“This is the film made of 1001 images shot by 1001 Syrian men and women and I”– Ossama Mohammed
Silvered Water, Syria Self Portrait is a film by a Syrian filmmaker Ossama Mohammed, who is now living in Paris as a political refugee with his wife, and a Kurdish activist, Simav Bedirxan, who shot her short videos during the siege in Homs. It has been over 3 years since the Syrian Uprising began with nationwide protests against President Bashar al-Assad’s government. Every day dozens of amateur recordings appear on various social media sites including, the most popular channel, YouTube. Silvered Water, Syria Self Portrait was created by using that footage. After two years of filming and editing the stories, it became a unique, moving and unforgettable documentary.
In was in December of 2011 when Ossama received a message on Facebook from a young woman in Syria. Her name was Simav, and she asked him a simple question: “What would you do if your camera was in Homs? What would you film?” With that question in mind their remarkable collaboration began. Ossama started to edit a vast amount of footage from YouTube. The recordings contained a bloody pacification of demonstrations, bombing of cities and images of victims- wounded and dead. Hams, Damascus and Dar’a, just to name few, were the most affected cities in Syria. People marched hundreds of kilometres in protest against the regime. Destroyed by greed and hunger for power, the Syrian government began carnage. Tens of thousands of protesters, students, liberal activists and human rights advocates were imprisoned and there were reports of widespread torture and terror in state prisons. In the first half, Mohammed uses odd and disturbing, out of mobile phone footage. How he acquired it, is anyone’s guess, since one often repeated shot of a badly beaten teenage boy stripped to his underwear and forced to kiss a soldier’s boot before being raped could only have been filmed by the army itself.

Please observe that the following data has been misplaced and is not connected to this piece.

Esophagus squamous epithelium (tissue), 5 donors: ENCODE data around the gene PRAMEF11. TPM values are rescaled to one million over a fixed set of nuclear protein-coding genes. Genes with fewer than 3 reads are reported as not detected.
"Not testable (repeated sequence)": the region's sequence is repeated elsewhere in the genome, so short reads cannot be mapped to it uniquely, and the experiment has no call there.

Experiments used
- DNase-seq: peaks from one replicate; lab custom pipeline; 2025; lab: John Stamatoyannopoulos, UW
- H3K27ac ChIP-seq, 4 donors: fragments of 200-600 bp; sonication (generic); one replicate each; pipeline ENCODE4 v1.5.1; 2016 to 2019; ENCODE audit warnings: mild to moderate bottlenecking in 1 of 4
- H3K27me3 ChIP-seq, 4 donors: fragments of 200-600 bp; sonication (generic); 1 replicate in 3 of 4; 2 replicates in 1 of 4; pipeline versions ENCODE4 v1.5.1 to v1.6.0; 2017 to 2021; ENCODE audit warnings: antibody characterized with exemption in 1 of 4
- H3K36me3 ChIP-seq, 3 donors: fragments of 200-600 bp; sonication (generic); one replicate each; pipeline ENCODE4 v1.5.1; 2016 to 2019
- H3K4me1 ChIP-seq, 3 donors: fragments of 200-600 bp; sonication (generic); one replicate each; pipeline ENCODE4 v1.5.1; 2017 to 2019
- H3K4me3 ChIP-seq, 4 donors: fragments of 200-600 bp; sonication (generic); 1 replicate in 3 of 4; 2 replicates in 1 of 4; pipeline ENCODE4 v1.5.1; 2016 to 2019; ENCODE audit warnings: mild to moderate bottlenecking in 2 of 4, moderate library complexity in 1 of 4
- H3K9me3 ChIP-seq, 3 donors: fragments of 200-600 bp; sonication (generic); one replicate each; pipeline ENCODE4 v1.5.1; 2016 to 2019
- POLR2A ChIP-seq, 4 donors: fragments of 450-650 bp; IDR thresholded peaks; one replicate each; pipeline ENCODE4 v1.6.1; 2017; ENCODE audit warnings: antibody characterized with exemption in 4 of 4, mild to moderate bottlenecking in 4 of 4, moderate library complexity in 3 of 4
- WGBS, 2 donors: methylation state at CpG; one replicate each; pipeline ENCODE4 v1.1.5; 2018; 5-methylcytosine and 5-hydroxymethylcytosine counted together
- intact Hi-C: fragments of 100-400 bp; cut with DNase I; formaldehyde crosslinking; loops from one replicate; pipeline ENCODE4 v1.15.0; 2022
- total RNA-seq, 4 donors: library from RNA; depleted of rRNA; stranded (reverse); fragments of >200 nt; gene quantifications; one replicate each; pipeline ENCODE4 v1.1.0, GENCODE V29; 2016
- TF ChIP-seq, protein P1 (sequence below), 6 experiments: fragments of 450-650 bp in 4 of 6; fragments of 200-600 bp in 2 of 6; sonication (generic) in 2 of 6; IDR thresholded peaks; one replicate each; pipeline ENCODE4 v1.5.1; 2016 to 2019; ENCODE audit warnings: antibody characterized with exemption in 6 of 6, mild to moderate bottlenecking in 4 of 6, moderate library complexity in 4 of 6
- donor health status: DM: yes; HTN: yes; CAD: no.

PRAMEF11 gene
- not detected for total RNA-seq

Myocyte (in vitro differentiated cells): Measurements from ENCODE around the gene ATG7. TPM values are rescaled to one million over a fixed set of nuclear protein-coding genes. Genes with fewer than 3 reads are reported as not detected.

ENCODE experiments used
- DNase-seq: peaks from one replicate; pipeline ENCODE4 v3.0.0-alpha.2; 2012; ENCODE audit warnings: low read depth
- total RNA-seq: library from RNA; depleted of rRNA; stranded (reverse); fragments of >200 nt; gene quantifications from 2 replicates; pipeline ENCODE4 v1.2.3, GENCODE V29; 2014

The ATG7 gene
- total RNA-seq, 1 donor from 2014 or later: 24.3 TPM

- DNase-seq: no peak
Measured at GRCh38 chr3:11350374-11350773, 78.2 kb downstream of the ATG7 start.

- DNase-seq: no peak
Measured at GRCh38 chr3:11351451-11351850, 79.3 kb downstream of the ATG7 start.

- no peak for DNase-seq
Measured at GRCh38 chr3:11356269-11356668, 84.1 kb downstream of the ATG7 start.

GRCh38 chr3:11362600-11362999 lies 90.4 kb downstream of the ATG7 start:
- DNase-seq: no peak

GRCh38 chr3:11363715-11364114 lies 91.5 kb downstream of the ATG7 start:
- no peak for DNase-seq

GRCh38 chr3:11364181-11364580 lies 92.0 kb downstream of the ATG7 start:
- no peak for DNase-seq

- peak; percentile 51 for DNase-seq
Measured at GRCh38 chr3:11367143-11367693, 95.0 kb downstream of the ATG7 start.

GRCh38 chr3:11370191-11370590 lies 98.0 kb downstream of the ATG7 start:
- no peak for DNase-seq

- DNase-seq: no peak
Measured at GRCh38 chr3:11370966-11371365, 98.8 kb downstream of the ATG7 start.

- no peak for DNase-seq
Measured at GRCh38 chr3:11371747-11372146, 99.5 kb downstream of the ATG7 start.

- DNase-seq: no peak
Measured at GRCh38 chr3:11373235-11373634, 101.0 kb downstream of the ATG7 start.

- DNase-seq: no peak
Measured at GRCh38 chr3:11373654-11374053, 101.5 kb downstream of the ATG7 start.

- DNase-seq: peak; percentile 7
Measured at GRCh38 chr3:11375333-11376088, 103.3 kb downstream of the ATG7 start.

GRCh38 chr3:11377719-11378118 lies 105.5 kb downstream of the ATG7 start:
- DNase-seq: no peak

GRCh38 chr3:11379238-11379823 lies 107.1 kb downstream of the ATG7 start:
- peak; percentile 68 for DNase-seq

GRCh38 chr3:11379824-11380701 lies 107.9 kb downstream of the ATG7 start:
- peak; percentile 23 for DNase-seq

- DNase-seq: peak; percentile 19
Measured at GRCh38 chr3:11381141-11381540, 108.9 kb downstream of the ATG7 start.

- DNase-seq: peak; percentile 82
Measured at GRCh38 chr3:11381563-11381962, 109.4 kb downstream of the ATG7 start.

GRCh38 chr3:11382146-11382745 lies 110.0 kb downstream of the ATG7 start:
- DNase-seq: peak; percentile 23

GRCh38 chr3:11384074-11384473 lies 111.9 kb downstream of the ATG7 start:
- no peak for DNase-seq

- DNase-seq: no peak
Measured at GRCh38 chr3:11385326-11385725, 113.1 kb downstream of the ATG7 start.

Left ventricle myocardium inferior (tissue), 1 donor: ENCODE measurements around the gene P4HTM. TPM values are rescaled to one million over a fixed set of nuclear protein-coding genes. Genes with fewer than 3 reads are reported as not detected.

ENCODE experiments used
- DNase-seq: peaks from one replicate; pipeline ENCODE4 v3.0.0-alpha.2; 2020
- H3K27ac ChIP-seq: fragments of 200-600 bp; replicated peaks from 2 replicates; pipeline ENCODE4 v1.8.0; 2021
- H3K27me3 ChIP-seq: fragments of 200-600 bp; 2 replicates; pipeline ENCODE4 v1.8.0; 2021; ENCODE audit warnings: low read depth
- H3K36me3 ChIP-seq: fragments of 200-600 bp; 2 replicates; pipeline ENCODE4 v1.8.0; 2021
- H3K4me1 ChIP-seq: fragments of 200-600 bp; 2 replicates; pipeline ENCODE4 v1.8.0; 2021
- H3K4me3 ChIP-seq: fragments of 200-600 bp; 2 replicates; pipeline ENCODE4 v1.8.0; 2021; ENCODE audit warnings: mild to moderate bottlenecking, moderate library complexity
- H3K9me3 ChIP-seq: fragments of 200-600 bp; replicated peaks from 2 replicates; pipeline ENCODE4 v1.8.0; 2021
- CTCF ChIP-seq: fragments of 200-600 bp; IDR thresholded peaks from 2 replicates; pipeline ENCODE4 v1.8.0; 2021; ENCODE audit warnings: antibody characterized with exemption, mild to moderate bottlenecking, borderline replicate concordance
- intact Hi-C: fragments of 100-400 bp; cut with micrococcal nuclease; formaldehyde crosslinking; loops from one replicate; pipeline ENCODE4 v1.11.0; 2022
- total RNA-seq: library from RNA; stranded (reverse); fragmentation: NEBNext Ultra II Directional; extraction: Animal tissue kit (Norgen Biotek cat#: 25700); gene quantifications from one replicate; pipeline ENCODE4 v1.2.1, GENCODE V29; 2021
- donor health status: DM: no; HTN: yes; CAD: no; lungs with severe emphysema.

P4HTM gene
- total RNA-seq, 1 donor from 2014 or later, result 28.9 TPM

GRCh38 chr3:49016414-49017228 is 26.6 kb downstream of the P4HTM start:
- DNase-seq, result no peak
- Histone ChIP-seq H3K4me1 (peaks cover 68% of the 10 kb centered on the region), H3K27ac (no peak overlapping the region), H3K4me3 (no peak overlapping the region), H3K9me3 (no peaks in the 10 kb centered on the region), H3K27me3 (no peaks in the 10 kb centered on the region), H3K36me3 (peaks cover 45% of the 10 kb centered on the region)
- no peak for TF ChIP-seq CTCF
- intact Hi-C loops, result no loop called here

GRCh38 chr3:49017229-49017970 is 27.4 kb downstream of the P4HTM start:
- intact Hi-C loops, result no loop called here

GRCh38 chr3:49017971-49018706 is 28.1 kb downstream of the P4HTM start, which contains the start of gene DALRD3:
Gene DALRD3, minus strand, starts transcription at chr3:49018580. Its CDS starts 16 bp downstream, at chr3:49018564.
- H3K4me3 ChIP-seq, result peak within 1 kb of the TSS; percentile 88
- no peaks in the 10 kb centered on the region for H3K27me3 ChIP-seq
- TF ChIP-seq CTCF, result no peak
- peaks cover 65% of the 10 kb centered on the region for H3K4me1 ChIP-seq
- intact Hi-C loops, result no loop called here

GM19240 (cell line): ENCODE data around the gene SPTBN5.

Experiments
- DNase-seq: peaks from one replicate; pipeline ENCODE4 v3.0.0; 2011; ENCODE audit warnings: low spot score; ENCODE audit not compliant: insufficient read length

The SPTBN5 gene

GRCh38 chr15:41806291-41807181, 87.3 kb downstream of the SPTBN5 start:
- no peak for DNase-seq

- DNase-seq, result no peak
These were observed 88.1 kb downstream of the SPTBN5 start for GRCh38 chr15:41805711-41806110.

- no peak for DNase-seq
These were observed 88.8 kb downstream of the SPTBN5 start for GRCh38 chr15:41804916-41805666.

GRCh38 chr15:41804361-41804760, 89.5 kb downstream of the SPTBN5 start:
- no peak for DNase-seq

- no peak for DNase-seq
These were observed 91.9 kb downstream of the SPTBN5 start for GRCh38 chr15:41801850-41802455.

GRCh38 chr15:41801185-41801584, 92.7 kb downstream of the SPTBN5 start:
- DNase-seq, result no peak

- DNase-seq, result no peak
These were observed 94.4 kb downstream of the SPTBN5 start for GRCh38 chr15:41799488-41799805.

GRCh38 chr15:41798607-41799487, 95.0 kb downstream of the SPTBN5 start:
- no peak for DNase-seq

Simav came to a decision to become the director’s eyes on the ground. Influenced by him, she decided to write and document her daily activities in the conflict zone. Through her eyes we experienced fear, determination and unprecedented pain of locals who tried to live their lives in the destroyed city of Homs. She particularly concentrates on the small children she teaches for a while and reflects on their future. Her strength, bravery and stubbornness is praiseworthy. After watching shots of disfigured animals and dead children, men being shot on screen, teenagers tortured in prison and streets flowing with blood, it’s hard to feel anything but outrage against Syrian president Bashar al-Assad and his murderous army. What was this documentary made for? I do believe it had one purpose only; to raise the world’s awareness of what is really happening in Syria right now.
Along with the flawless editing, amazingly modern use of natural sounds and Noma Omran’s music, Silvered Water, Syria Self Portrait is a shattering 90 minute documentary which will make you think that “there is no limit on what cinema can do in the face of the war”. It’s certainly a must see film.
Written by Maggie Gogler